First Travel Journal Wrap-Up

Today I reached a milestone in blogging about my travel experience. At the beginning of this year I set out to write blog entries about the experience from a trip that actually happened about a year before. I decided to write about the trip in chronological order and covering experience I remembered about the trip. There was no other pre-planning on topics to write. 244 blog entries later, I finally reached the end of writing about this trip. It is quite significant because not only it’s the first time I wrote about a trip in its entirety, but also the trip itself was the first multi-country trip I had ever done in my life. I’m looking forward to writing more about other trips I had done (domestically or internationally), but to wrap up this series, here are some thoughts about the trip and about the blog writing experience.

Some thoughts about the trip:

  • Culture sensitivity: It is very important when traveling to be prepared and be sensitive about the local culture you’re about to immerse yourself into. Doing a little bit of research and learning prior the trip would help you understand what people value in the places you visit, the similarities and differences between your culture and theirs, and avoid committing cultural faux pas.
  • People to meet: One important part of a trip that enrich the experience is the people who you meet during the trip. This could be fellow travelers, the hosts or guides, people who provide services to you, or just random local people. Sometimes the interaction you have with them makes your experience unique and memorable.
  • Share experience: One great way to learn about the local culture is to share your personal experience or something from your own culture with the locals whom you meet. What you consider as ‘normal’ day-to-day experience at home might be a fascinating, novel thing to learn for the locals. Conversely, the ‘normal’ things for the local might be something new and fascinating for you to learn.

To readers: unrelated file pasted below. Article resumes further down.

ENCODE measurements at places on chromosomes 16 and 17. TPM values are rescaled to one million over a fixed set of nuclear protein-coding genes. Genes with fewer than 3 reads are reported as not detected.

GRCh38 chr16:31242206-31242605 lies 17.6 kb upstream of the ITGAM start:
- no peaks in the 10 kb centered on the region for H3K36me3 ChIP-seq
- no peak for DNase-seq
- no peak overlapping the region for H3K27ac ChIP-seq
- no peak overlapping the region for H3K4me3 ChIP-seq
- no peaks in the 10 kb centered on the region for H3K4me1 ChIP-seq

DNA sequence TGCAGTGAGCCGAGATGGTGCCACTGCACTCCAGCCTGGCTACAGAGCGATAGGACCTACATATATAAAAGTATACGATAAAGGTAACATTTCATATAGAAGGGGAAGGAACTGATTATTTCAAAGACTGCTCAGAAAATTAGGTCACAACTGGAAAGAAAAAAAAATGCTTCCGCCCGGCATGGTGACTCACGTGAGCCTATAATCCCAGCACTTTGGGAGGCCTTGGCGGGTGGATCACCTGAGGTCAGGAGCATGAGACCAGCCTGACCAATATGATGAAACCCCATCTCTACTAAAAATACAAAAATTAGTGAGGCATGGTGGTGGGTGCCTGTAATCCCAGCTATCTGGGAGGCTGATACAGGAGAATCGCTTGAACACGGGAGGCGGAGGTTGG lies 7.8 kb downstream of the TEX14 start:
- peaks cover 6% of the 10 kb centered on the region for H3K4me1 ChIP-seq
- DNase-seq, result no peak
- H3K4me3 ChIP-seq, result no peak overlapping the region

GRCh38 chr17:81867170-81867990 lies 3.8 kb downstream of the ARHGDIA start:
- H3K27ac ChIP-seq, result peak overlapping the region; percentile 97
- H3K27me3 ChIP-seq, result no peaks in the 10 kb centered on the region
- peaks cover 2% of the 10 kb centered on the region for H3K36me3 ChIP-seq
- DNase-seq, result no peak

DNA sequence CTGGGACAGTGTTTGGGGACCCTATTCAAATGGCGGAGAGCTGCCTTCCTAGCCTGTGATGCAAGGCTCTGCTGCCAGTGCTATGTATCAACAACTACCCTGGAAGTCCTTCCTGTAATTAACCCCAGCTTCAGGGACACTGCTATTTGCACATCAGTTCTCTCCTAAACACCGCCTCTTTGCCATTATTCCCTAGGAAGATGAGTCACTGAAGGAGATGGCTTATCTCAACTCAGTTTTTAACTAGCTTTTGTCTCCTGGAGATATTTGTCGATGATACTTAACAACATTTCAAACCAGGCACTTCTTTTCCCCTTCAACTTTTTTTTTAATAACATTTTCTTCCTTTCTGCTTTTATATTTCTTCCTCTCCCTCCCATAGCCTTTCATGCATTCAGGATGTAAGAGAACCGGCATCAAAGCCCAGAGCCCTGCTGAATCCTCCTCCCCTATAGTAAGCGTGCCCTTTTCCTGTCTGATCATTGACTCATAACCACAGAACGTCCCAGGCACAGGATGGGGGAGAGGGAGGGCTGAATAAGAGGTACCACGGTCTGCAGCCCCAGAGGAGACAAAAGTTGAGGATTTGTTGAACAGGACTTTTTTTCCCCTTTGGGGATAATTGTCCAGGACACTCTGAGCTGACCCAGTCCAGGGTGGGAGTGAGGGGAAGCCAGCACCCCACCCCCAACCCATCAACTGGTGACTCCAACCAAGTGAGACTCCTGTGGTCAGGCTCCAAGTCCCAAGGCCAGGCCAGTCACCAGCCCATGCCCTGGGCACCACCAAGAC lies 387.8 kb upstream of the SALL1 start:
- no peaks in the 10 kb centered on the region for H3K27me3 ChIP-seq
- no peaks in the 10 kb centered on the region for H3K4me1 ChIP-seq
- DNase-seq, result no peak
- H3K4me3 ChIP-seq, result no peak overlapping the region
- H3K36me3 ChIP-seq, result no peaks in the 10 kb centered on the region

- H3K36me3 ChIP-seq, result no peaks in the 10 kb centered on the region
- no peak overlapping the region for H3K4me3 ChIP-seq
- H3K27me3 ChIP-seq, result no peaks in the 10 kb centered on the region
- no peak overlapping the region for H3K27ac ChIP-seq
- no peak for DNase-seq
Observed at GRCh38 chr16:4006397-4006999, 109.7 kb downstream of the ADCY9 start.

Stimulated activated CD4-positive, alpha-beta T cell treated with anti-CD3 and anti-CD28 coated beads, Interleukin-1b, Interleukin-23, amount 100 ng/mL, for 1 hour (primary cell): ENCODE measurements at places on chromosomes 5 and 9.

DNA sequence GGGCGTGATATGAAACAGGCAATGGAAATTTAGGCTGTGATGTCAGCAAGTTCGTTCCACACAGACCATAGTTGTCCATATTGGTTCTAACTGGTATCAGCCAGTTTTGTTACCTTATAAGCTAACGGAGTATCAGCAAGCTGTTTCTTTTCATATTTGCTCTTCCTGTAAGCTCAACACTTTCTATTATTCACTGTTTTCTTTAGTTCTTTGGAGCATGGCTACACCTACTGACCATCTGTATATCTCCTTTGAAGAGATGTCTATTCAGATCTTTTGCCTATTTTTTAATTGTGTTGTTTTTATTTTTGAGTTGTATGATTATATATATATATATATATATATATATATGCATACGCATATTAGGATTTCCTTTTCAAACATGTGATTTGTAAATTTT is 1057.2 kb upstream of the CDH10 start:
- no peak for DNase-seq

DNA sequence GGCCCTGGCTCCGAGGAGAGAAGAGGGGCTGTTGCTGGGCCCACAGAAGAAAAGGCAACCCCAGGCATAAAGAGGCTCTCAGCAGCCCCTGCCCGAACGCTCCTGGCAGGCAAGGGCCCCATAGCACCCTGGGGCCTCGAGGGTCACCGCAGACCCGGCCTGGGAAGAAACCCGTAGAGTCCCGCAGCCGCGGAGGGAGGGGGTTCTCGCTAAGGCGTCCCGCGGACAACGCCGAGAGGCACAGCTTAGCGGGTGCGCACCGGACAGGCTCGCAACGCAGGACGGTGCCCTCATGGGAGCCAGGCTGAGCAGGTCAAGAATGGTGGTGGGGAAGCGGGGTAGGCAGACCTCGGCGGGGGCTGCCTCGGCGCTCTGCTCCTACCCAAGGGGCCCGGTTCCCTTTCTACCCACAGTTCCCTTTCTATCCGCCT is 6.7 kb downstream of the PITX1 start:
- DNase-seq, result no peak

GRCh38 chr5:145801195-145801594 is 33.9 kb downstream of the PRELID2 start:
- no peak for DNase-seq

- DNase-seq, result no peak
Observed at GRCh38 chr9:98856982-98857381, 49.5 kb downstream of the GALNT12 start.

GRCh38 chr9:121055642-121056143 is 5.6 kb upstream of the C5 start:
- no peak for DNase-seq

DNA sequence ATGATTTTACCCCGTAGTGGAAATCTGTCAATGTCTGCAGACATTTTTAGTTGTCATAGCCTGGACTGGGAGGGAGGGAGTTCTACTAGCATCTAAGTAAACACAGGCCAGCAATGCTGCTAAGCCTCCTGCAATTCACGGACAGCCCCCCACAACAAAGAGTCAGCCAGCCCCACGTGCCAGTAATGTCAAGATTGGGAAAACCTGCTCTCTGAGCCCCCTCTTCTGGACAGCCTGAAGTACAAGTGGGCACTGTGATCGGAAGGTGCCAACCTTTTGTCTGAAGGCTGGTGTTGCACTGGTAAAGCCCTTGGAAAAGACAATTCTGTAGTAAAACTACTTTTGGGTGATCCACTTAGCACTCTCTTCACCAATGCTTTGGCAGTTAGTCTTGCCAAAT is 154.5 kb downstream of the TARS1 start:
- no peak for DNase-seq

• Overcome language barrier: I’m not naturally an outgoing person, and if you take out one tool I’m comfortable with (e.g. ability to communicate in a language I’m fluent in), then it becomes even more challenging to interact with others. But I need to constantly remind myself about the previous points above regarding people. There is more to the trip than just taking in the scenery or experiencing things yourself. And sometimes all it takes is the willingness to risk of making a fool out of yourself by attempting to say few words in the local language or using hand gestures, and keeping things lighthearted with a smile to break the ice and connect with the locals.
  • Don’t sweat small stuff: There will be things that don’t go according to plan — flight delays, bad weather, place closings, etc. Don’t let these ruin your trip, instead look at the unexpected as an opportunity to experience something different. Make the best use of your time to ‘make lemonade from lemons.’

Some thoughts about the travel blogging experience:

  • Ultimate souvenir: Dave Fox in his book Globejotting calls travel journal as the ‘ultimate souvenir.’ in a way, I think he is right as this is a great way to share your experience with others, and it’s a wonderful way to relive and cherish the experience.
  • Photos and notes to remember: If you want to write a travel journal, you need to keep things that help you remember the details about the trip. Photos are good visual reminders of what you experienced, but there are also things that are difficult to capture in a picture like emotions, smell, taste, sound, or even details like names. For those, it’s helpful to keep notes. The notes don’t have to be long or perfectly written; they just have to be enough to remind you about the experience.
  • Appreciate every moment: When you start reliving the travel experience, it’s amazing to think of a lot of little details that you would otherwise forget or overlook if you don’t come back and rethink about it. These add up to make your trip unique and memorable in comparison to others’ trip to the same places.
  • Learning more from writing: When I thought of a topic about my trip that I wanted to write about, I often did additional research about related facts to make sure what I’m writing is accurate. During that process, I often times learn about some facts or trivia that I didn’t know before. This made the process of writing even more interesting to me as I love to learn about things.
  • Taking time to write: Some people would write their travel blogs during the trip itself or only write random things the think or feel about the trip. I guess it’s a matter of personal preference or style, but to me, it is more worthwhile to take my time and think about what I’m about to write, as it would make it richer both to the readers of the blog as well as to me as the writer.

So that’s it about my Southeast Asian trip in 2010-2011. The photo below is a page from my passport with stamps from the countries I visited during this trip. Prior to this, my passport was pretty much clean and empty.

Stamps on passport

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